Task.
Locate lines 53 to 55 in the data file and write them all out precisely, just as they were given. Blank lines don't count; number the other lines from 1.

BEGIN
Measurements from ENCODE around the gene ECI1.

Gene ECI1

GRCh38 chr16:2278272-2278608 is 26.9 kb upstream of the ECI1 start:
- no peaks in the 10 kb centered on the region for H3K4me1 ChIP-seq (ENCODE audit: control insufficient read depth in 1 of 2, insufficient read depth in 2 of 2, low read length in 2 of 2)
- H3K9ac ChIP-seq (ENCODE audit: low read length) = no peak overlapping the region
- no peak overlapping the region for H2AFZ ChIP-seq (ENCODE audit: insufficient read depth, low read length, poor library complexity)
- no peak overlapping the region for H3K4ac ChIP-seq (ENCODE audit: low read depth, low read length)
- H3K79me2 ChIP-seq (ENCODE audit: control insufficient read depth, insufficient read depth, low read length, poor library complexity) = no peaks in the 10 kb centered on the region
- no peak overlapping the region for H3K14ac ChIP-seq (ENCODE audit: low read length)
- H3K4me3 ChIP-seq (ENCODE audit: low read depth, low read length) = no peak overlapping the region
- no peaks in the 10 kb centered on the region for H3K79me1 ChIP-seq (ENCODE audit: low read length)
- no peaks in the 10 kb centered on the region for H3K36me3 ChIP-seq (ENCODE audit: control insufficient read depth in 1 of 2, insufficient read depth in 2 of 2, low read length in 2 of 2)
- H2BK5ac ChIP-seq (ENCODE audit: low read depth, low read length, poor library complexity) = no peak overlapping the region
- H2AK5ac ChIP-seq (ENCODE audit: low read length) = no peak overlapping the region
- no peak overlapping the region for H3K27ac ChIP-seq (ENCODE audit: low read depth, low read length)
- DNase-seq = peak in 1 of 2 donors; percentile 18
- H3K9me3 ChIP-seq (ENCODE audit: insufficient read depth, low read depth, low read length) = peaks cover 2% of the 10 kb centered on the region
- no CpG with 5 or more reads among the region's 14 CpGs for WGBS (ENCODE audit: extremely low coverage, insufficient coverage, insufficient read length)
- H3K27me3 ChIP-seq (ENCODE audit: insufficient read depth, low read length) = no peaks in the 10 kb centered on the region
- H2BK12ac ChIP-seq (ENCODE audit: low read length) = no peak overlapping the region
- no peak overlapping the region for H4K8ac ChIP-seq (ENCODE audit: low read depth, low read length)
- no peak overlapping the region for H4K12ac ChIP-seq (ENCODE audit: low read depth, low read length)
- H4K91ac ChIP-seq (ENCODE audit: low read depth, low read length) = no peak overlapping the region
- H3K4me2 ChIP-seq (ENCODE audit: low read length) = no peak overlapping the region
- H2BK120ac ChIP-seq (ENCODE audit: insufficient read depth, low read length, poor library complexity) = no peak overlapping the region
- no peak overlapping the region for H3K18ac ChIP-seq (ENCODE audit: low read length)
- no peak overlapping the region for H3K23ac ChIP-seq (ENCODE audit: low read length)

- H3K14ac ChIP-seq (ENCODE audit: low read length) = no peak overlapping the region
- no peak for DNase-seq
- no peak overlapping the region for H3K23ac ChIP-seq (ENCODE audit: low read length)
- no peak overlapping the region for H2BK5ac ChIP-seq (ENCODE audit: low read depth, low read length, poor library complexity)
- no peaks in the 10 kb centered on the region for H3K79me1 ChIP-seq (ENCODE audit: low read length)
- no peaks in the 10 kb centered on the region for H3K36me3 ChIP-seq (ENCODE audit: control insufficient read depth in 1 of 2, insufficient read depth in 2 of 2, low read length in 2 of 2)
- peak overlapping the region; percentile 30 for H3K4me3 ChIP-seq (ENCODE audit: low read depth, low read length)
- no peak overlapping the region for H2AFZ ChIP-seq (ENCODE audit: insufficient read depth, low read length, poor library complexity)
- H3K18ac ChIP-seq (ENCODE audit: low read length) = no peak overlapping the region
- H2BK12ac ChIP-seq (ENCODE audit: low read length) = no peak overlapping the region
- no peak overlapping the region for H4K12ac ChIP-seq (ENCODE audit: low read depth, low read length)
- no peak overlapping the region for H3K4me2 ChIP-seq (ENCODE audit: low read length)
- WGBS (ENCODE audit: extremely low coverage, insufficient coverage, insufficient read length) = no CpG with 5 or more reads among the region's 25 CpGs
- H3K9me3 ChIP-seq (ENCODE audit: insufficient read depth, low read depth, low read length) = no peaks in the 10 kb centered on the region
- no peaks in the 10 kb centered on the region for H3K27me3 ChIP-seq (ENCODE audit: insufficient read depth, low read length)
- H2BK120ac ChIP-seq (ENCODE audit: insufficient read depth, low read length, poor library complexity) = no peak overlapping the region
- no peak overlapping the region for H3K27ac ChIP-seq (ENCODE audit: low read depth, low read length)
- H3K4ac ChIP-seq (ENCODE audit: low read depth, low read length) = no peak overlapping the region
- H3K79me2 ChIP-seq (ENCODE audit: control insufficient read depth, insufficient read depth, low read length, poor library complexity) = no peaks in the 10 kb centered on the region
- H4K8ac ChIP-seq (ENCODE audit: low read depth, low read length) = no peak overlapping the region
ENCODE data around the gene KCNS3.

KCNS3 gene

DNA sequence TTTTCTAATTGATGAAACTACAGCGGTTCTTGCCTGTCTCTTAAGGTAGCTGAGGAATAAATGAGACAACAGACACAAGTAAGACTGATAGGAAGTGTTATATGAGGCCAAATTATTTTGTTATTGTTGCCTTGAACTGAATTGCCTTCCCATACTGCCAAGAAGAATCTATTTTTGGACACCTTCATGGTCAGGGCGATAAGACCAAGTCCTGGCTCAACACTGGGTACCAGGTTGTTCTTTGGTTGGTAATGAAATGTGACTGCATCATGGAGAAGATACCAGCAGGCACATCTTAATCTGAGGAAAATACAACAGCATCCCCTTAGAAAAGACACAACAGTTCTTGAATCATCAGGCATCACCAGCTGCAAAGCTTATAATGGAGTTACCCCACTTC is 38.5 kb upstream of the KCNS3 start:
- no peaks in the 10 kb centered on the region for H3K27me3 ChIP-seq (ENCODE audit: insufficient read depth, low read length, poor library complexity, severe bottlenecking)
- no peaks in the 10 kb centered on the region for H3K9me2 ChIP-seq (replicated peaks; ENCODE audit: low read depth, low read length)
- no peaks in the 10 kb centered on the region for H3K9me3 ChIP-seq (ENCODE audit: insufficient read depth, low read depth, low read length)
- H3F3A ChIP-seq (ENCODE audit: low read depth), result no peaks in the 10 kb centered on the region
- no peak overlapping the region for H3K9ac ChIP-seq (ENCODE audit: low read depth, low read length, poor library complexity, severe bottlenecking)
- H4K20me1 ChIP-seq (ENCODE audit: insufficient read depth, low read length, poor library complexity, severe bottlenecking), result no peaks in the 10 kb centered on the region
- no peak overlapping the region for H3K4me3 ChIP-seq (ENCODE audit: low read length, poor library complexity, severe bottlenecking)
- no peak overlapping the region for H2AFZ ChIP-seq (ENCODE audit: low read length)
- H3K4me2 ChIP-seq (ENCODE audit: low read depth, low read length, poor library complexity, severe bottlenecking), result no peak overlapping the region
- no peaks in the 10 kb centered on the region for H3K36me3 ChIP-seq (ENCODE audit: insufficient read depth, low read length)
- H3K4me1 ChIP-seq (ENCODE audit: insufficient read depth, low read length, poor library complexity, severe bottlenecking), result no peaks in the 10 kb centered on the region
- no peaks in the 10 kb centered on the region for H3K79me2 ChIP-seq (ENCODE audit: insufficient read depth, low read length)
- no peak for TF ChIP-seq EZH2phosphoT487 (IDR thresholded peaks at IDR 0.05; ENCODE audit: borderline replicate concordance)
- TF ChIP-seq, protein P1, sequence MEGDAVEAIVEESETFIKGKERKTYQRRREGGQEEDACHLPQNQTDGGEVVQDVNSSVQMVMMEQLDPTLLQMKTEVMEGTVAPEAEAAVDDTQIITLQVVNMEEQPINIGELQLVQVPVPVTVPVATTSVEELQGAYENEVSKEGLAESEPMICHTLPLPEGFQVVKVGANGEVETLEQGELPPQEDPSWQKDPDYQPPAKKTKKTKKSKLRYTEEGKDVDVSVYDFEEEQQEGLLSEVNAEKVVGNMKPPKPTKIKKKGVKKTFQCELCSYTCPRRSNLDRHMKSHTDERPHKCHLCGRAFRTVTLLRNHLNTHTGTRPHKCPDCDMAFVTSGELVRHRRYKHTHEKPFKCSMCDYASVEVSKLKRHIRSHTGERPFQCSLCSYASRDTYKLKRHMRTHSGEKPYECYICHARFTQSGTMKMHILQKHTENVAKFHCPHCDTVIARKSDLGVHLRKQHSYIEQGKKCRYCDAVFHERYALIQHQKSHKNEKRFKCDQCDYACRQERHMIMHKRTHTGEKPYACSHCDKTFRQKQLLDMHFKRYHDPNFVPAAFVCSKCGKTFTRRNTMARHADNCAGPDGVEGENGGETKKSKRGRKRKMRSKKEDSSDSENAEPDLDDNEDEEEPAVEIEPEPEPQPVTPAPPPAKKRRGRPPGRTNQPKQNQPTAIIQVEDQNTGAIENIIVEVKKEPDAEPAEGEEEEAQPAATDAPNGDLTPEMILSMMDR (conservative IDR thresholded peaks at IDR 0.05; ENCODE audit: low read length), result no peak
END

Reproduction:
- no peaks in the 10 kb centered on the region for H3K9me3 ChIP-seq (ENCODE audit: insufficient read depth, low read depth, low read length)
- H3F3A ChIP-seq (ENCODE audit: low read depth), result no peaks in the 10 kb centered on the region
- no peak overlapping the region for H3K9ac ChIP-seq (ENCODE audit: low read depth, low read length, poor library complexity, severe bottlenecking)